One key principle behind the spate of laws passed in the last two years aimed at increasing California’s housing density is that every city in the state is essentially the same.
That’s why new laws have eliminated single-family residential zoning throughout the state, and not merely in the most sprawling cities and counties. That’s why virtually every street in the state with any commercial elements is now subject to high-rise development, if developers can be found to do the work.
It’s a one-size-fits-all philosophy that was bound to create major conflict when it began affecting the often-quirky cities that make up much of this crazy-quilt state.
One of the more eccentric such places is Atherton, long a haven for the super-rich, sitting in the midst of Silicon Valley, a short distance north of Palo Alto and Stanford University.
This 5-square-mile city of 7,060 is host to a major contingent of the wealthiest dot-com investors and executives. Its residents include the founder of Netflix; the head of video game maker Electronic Arts; the chief of the financial technology firm SoFi, for which the modern stadium housing both the Los Angeles Rams and Chargers is named; top executives of Google and Apple; and a host of venture capitalists who got fabulously wealthy by investing early in some of those firms and others.
The median home sale price there has exceeded $7 million for the last few years.
Now Atherton is being told by the state it must create 348 new housing units or suffer major losses of state funding for police, fire department, water facilities and other public needs.
But how to build that many new units, enough to house 1,000 or more persons, almost one-seventh the current population, in a town where very few homes occupy less than an acre?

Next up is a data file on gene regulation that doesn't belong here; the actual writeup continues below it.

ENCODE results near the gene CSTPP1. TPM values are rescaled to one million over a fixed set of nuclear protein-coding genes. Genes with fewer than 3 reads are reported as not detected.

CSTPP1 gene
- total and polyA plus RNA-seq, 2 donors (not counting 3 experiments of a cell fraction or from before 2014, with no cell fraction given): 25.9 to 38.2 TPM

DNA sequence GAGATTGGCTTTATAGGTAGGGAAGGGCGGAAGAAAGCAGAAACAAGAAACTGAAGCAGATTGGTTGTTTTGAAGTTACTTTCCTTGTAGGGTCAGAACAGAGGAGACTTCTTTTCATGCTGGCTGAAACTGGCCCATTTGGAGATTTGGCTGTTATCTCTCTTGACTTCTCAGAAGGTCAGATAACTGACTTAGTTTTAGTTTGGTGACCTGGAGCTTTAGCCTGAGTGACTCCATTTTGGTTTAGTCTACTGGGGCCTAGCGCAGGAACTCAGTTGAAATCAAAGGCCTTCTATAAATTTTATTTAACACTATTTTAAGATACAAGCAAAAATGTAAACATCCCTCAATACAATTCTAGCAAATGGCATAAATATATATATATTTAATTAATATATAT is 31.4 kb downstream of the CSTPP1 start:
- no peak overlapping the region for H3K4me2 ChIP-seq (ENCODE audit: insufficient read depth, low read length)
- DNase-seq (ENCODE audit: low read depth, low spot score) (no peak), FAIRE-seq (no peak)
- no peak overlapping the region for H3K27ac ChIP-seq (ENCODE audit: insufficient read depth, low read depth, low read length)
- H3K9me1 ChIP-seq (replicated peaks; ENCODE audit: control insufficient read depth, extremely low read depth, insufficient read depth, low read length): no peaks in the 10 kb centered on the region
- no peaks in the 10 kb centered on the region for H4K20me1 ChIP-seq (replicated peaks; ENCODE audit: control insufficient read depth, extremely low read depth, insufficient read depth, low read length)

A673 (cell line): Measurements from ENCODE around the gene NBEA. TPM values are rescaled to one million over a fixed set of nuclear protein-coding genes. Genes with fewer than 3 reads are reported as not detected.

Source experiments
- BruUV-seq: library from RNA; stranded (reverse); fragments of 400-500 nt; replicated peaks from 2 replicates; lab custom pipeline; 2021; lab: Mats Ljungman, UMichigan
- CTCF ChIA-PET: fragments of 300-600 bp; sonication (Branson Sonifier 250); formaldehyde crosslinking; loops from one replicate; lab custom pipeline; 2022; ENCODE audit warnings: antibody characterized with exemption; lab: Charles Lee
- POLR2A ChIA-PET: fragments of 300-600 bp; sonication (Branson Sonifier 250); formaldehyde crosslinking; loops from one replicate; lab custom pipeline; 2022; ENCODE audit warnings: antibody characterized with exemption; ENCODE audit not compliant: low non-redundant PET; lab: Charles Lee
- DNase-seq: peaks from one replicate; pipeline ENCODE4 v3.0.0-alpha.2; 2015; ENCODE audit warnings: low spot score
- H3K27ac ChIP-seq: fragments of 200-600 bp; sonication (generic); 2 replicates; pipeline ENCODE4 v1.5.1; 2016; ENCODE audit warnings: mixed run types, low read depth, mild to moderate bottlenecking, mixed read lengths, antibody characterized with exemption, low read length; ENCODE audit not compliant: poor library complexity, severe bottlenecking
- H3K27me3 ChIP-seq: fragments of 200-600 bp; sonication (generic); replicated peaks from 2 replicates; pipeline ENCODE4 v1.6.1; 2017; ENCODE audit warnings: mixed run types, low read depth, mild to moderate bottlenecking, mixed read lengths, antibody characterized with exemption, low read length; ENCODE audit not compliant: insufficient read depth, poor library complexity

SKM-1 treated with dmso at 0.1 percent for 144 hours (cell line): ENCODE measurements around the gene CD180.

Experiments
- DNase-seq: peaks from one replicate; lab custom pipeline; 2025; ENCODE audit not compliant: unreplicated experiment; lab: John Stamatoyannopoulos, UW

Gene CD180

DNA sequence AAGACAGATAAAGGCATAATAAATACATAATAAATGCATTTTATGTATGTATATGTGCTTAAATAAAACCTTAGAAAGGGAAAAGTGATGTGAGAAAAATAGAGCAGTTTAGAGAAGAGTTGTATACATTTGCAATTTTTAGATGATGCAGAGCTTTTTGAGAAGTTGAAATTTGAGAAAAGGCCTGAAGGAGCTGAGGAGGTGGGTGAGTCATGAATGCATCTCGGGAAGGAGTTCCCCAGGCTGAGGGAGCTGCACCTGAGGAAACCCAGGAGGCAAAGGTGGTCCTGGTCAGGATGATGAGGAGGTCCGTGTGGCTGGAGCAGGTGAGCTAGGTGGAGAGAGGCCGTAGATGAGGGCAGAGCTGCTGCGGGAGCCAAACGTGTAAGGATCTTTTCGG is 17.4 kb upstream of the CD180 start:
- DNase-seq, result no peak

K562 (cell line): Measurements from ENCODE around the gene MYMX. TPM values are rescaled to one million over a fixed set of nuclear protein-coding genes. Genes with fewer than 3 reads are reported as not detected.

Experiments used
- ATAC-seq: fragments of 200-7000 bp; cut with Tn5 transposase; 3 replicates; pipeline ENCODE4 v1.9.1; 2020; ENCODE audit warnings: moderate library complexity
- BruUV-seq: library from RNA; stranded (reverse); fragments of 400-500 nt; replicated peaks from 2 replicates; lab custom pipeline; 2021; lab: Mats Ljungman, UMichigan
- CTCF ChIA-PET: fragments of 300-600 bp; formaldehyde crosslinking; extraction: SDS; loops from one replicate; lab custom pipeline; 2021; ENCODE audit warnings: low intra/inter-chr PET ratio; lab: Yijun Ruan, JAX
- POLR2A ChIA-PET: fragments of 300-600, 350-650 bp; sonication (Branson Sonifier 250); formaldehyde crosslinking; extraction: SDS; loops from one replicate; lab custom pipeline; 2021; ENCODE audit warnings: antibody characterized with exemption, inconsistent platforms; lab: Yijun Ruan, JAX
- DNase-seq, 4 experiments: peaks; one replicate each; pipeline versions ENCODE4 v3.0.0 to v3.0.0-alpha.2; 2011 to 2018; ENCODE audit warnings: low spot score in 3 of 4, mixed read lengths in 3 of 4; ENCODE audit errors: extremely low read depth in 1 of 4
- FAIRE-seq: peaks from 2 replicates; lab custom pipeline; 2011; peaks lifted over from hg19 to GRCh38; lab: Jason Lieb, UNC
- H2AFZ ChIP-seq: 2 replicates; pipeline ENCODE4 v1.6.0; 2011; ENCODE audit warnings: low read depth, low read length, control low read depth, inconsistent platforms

And how to do that and still let many of them be priced affordably in a city where homesite land alone sometimes brings upwards of $8 million, which would raise the price per unit well above the $1 million level already seen in some other areas with high land values?
Advocates of denser housing often call local residents who oppose dense new housing developments in single-family areas NIMBYs, for Not in My Backyard.
They could find some classics in Atherton, where billionaire investor Marc Andreesen opposes new multi-family housing near his home, but in a 2020 essay griped about the lack of new housing across the country.
“We should have gleaming skyscrapers and spectacular living environments in all our best cities,” he wrote then, according to The Atlantic magazine. But duplexes and three-floor apartment buildings near his own home, uh-uh.
As conflict neared with the density enforcement unit created this year by state Attorney General Rob Bonta, several Silicon Valley giants with major executives living in Atherton began trying to buy off trouble.
Meta, the new name for Facebook’s parent, pledged $1 billion to help stave off housing woes on the San Francisco Peninsula. Google put in another $1 billion. Apple pledged $2.5 billion and Netflix supported a housing nonprofit.
A letter-writing campaign with a spate of famous signees spurred city officials to cut out the townhouse part of its housing plan, which would need state approval to become official.
Instead, the city government proposed a program encouraging residents to build and rent out additional dwelling units (ADUs) on their properties. These “grandma units” could be fenced off from the main part of large properties, providing privacy for all.
But it’s doubtful that hundreds of mansion owners could simultaneously create rental ADUs. For one thing, they would have a hard time finding enough contractors, plumbers, electricians and other tradesmen to build so many units in short order.
This sets up a seemingly inevitable battle between America’s richest city, with an average household income topping $400,000, and state officials determined to create dense new housing everywhere for even the poorest people.
Which could lead to a far wider crisis if the denizens of this posh small city should decide to take their marbles with names like Google and Facebook and Netflix and Apple and Nvidia and move them to other places.
Talk about unforeseen consequences of a well-intentioned policy!
Email Thomas Elias at [email protected].